No DEI or better DEI?– MIT free speech advocates hold historic debate

The Massachusetts Institute of Technology hosted a historic debate on Apr. 4 that asked whether 'academic DEI programs should be abolished.'

Both sides acknowledged DEI's shortcomings, with one participant arguing that '[c]ollege is not going to solve the academic skills gap' and another calling DEI 'a wolf in sheep's clothing.'

The Massachusetts Institute of Technology (MIT) hosted a historic debate on Apr. 4 that examined whether diversity, equity, and inclusion (DEI) programs are fundamentally flawed or worth reviving. 

Two of DEI’s fiercest critics, Manhattan Institute fellow and author Heather Mac Donald and McGill University chemistry professor Pat Kambhampati, supported the debate’s resolution, “academic DEI programs should be abolished.” But they found common ground with their opponents, Youthcentrix CEO Pamela Denise Long and INVERSITY Solutions founder Karith Foster 

Though Long and Foster support DEI, all four participants acknowledged its shortcomings. 

[RELATED: Diversity, Equity, and Inclusion vs. Merit, Fairness, and Equality– Both sides of upcoming MIT debate weigh in]

J. R. Scott, co-president of MIT’s chapter of the Adam Smith Society, introduced the participants. He told Campus Reform that his organization sponsored the event because its “mission is to facilitate debate and discussion about the twin roles of free enterprise and individual liberty in advancing human flourishing.” 

The debate’s moderator–author, professor emerita, and former president of the American Civil Liberties Union (ACLU) Nadine Strossen–began by invoking the classical liberal philosopher John Stuart Mill, donning a hat that said, “MAKE J.S. MILL GREAT AGAIN.” 

“I can imagine a program that would be called ‘DEI’ that I think would be completely in sync with classical liberal values,” she said in an interview with Campus Reform

Current DEI programs, according to Strossen, are missing diversity of thought. She referenced Harvey Silverglate, a co-founder of the Foundation for Individual Rights and Expression (FIRE). Silverglate, a Harvard graduate, reportedly observed that the “idea of diversity” at his alma mater, Harvard, “is that everybody should look different and think alike.”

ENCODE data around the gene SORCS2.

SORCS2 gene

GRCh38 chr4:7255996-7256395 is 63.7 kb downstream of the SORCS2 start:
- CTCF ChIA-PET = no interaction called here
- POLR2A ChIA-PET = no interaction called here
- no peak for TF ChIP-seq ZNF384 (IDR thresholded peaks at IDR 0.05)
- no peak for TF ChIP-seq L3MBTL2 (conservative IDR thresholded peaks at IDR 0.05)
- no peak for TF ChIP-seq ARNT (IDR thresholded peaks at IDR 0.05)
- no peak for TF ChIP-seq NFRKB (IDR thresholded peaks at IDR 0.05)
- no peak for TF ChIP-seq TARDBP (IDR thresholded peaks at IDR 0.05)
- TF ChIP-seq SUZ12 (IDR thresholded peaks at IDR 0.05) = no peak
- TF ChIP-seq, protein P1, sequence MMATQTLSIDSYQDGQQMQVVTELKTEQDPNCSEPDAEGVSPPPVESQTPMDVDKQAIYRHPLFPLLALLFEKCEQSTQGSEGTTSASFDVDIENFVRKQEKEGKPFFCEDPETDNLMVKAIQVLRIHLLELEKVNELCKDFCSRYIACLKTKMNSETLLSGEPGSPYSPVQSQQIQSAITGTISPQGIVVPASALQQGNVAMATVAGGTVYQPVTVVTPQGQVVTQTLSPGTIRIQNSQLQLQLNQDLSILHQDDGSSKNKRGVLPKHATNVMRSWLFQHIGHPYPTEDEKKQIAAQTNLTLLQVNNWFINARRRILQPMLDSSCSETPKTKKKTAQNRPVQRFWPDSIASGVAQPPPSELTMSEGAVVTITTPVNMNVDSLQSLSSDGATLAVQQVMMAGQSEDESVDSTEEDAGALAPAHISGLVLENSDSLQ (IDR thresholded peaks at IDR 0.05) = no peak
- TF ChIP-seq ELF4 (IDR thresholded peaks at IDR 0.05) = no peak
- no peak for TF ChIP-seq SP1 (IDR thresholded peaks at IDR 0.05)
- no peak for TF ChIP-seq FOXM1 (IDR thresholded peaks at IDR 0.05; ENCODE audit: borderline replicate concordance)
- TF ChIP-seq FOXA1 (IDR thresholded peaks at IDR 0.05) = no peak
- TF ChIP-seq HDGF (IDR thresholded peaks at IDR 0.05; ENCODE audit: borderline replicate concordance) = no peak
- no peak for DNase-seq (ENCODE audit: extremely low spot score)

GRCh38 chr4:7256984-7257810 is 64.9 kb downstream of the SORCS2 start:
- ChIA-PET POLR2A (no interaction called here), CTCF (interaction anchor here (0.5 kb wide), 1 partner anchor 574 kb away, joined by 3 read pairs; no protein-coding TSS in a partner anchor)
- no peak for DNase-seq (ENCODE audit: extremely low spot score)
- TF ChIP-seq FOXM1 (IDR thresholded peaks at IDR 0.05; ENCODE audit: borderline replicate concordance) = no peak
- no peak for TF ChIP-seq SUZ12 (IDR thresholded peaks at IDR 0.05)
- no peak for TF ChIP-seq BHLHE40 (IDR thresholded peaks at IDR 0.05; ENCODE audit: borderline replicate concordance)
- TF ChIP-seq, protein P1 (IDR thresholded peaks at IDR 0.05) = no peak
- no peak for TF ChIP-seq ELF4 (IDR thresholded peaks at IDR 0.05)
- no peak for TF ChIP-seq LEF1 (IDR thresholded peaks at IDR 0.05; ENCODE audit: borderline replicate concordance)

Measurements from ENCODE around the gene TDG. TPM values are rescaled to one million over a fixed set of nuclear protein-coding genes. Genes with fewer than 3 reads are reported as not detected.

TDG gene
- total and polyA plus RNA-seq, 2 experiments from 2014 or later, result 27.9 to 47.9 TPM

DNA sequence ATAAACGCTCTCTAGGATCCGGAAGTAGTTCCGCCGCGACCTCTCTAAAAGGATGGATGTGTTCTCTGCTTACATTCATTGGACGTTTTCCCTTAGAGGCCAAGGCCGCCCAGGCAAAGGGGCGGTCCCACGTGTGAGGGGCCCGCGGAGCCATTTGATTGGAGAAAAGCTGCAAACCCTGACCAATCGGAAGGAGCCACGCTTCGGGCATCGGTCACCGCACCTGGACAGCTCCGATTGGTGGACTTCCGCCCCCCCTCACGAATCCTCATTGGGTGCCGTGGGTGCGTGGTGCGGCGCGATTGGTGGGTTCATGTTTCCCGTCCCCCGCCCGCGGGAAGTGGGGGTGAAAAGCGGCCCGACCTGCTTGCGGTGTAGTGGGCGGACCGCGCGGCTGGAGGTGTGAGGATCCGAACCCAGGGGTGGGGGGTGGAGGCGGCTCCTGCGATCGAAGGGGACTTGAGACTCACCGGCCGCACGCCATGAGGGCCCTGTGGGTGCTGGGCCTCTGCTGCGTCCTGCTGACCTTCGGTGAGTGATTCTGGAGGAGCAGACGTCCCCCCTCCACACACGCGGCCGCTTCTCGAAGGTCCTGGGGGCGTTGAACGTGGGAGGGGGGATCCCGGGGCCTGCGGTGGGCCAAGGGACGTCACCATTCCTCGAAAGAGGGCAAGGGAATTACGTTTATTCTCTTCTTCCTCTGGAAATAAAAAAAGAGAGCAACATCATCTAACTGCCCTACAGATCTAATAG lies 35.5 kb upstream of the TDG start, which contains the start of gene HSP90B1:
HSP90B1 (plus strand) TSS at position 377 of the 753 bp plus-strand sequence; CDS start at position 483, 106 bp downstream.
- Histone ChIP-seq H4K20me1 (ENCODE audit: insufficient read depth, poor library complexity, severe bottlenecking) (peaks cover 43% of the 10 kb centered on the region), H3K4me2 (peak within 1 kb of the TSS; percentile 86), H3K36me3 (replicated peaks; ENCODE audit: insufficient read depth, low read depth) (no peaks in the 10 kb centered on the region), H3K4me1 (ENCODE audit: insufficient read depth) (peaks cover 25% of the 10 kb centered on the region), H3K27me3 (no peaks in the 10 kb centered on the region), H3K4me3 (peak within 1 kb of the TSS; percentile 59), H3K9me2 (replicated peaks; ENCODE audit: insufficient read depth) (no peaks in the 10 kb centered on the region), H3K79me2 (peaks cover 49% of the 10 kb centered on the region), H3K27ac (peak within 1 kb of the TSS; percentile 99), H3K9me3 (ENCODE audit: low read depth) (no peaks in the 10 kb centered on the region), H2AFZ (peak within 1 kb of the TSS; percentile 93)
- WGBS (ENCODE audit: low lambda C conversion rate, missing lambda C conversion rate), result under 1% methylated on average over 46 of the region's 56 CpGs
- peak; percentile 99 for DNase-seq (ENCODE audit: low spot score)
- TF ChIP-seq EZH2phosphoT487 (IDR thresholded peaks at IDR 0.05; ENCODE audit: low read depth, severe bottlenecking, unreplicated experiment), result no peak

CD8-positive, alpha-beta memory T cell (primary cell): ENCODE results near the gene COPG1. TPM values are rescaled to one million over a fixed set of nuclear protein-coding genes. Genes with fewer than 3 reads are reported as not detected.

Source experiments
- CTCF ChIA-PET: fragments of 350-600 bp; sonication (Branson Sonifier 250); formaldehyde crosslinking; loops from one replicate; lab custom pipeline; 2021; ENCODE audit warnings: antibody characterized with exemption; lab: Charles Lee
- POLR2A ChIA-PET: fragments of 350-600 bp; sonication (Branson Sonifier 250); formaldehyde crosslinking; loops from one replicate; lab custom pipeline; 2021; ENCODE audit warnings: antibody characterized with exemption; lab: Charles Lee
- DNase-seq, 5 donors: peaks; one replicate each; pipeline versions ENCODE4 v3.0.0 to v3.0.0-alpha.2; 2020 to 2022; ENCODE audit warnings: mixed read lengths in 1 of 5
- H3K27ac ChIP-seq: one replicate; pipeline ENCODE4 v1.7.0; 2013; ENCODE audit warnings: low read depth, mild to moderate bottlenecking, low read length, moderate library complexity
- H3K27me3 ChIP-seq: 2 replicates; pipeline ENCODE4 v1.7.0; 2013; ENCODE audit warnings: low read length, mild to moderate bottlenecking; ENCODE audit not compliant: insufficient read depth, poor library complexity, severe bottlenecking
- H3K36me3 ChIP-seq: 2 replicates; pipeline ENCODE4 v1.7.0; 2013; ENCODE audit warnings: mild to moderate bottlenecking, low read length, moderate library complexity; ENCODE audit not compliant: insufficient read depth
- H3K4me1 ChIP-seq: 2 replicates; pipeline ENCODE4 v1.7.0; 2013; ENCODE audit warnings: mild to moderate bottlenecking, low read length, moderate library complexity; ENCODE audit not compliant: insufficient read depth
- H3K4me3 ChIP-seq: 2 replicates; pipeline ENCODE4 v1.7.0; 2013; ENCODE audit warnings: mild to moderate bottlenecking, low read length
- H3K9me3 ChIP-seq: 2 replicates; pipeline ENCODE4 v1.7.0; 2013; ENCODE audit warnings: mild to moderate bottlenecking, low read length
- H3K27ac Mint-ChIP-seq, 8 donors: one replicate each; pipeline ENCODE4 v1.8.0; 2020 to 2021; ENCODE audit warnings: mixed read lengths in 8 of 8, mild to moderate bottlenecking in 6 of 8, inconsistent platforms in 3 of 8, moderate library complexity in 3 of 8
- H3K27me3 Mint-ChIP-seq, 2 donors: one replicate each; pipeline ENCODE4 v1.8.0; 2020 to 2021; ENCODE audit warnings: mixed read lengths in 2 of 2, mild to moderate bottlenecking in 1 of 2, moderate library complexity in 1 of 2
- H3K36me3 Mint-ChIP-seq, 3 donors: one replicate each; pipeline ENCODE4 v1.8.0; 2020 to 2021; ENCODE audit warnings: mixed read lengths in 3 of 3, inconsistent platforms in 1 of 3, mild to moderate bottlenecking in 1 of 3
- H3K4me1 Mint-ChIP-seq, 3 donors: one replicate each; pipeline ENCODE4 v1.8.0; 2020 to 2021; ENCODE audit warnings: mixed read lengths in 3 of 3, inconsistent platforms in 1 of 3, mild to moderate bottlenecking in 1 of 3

Long’s opening statement suggested that DEI should exist to address the aftereffects of slavery. Instead, it often centers claims that become fodder for those who think that “DEI can make things worse.” 

One example of what derails DEI, Long argues, is “when activists say, ‘Men who want to be women are equal to women,’ and allow those men access to women’s hard-earned rights.”

Foster agreed and said that, though DEI is unfair when it penalizes people for the color of their skin, “abolishing all DEI efforts in higher education is throwing the proverbial baby out with the bathwater.”

After Mac Donald delivered her opening statement, Foster asked whether history or economics account for the skills gaps of DEI beneficiaries who have lower grades and test scores. 

“That’s not the issue before us,” Mac Donald replied. “College is not going to solve the academic skills gap. It has to be solved at the earliest grades.”

[RELATED: ANALYSIS: Scholars say DEI is having a potentially disastrous impact on the hard sciences]

During the Q&A, Kambhampati called DEI “a wolf in sheep’s clothing.”

“Equity involves redistribution of resources from me to you,” he said. “This falls under the auspices of what the communists tried to do.” 

The debate’s central tension between merit and diversity is what inspired the formation of its co-sponsor, the MIT Free Speech Alliance (MFSA). In 2021, MIT disinvited University of Chicago geophysicist Dorian Abbot because he advocated for merit. Long approached the debate with the goal of discussing DEI and merit “in a humane and actionable way,” according to a statement she sent Campus Reform. 

Foster similarly told Campus Reform that she “respect[s] the need for free speech and the even more important need for civil discourse.” 

Accounts of the debate note that change is happening at MIT. A press release shared by the MFSA declares that the debate, the first to address DEI on an American campus, was peaceful. 

Despite his cancellation, Abbot delivered a lecture on MIT’s campus in May 2022. 

I enjoyed my visit very much and met with a large number of excellent scientists,” he told Campus Reform. “We had intellectually stimulating conversations focused on scientific research.”

Watch the full debate here

Campus Reform contacted all relevant parties listed for comment and will update this article accordingly.